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Department Feature: Kennebunkport finds presidential vacations both an honor and a fiscal burden
[Kennebunkport, ME]

May 20, 2001
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Department Feature: Kennebunkport finds presidential vacations both an honor and a fiscal burden
[Kennebunkport, ME]

(KENNEBUNKPORT, Maine) – The summer resort of Kennebunkport has an unusual distinction -- providing a home away from the White House for two U.S. presidents.

The expected visits by President George W. Bush are also likely to be a financial headache for the local police department and taxpayers.

"It is a great honor to have the president here,” said Police Chief Robert Sullivan. “But it is also a great expense." While Sullivan refuses to discuss money, manpower or security details in in connection with presidential visits, he agreed that a figure of up to $100,000 additional expense a year when George H.W. Bush was president was a reasonable estimate.

When the elder Bush was in office from 1989 to 1993, Kennebunkport was reimbursed for the cost of police overtime and other expenses under a federal law that dates back to Jimmy Carter’s day. The law allows a president to designate an official residence away from Washington, which gets financial assistance.

But the new President Bush has his own official residence, his ranch near Waco, Texas. Sullivan believes that the president will be putting in some time at the family estate on the Maine waterfront, especially in the summer when Texas gets hot.

“He does spend some time up here if past history is any indication,” Sullivan said.

The Secret Service does most of the work of protecting the president, along with guarding former presidents and presidential candidates and chasing counterfeiters. And agents like to have what is known as total area control when the president moves, meaning that no other traffic will be moving at the same time. That tends to create massive traffic jams and a lot of work for local police.

Kennebunkport has a population of about 3,500 in the winter, policed by 11 officers. In the summer, there are 25,000 to 32,000 residents, Sullivan said, and the department hires eight seasonal officers, most of them college students majoring in criminal justice. Maine, one of the country’s least densely populated states, also has a relatively small state police force, which is likely to be strained by presidential visits.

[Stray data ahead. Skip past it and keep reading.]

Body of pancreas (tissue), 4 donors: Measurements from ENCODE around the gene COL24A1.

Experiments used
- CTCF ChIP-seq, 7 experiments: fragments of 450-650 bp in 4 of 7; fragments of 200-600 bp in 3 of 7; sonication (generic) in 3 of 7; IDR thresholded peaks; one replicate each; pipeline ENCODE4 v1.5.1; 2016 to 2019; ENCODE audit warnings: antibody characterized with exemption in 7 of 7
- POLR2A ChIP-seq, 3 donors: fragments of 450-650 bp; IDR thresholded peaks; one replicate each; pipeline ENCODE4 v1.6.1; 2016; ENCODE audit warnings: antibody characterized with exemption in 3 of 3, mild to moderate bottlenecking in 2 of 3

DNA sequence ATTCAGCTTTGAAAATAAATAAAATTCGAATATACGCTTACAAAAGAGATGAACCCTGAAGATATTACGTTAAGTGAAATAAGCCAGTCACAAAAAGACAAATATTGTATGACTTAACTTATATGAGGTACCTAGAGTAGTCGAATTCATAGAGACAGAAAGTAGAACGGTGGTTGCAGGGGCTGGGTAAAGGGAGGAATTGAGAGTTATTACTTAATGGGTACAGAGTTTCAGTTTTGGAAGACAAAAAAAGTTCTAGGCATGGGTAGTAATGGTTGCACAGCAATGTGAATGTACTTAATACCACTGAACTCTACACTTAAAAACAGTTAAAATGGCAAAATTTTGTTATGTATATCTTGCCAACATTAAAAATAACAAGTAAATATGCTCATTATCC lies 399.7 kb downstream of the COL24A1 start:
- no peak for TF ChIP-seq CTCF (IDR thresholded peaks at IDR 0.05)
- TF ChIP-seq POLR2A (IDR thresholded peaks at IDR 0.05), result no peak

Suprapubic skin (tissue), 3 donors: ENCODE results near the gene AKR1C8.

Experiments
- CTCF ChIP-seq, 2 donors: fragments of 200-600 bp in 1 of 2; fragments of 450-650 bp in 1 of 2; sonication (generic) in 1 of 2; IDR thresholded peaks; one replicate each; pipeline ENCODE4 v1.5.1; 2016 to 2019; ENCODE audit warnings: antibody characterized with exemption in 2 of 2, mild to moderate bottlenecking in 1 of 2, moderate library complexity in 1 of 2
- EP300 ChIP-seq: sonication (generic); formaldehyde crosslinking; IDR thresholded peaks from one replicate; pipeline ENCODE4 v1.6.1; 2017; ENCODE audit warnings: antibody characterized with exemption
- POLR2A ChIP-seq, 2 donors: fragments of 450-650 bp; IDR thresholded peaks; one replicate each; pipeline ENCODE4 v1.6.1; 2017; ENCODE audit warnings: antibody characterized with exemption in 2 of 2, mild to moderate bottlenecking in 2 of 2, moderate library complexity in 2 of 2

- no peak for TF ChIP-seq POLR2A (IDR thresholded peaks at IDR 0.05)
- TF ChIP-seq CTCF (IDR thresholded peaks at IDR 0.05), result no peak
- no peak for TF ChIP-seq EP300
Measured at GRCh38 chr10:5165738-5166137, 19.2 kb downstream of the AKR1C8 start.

Maine’s congressional delegation is trying to help out.

Dave Lackey, communications director for Sen. Olympia Snowe said that proposed legislation would provide additional reimbursement for towns under 7,000 designated by the president as vacation spots. The money could be used both for Kennebunkport police and for Maine state troopers who might be used as the president or his family move between an airport and the town.

Snowe, Sen. Susan Collins and other legislators are also trying to determine if the problem can be solved administratively, with the Treasury Dept. reimbursing the locals.

The Secret Service has had a continued presence in Kennebunkport because agents are still assigned to the elder Bush. But Lackey said that the security provided for an ex-president is far less intense than that given a sitting one.

"We certainly want to help them, and one way to do that is to make sure that the local departments have the resources they need."

CORRECTION: The car in the accompanying photo is from Kennebunk, not Kennebunkport, ME. The two towns are located next to each other, but have separate departments. We are leaving the photo posted as we cannot find a picture for Kennebunkport online.

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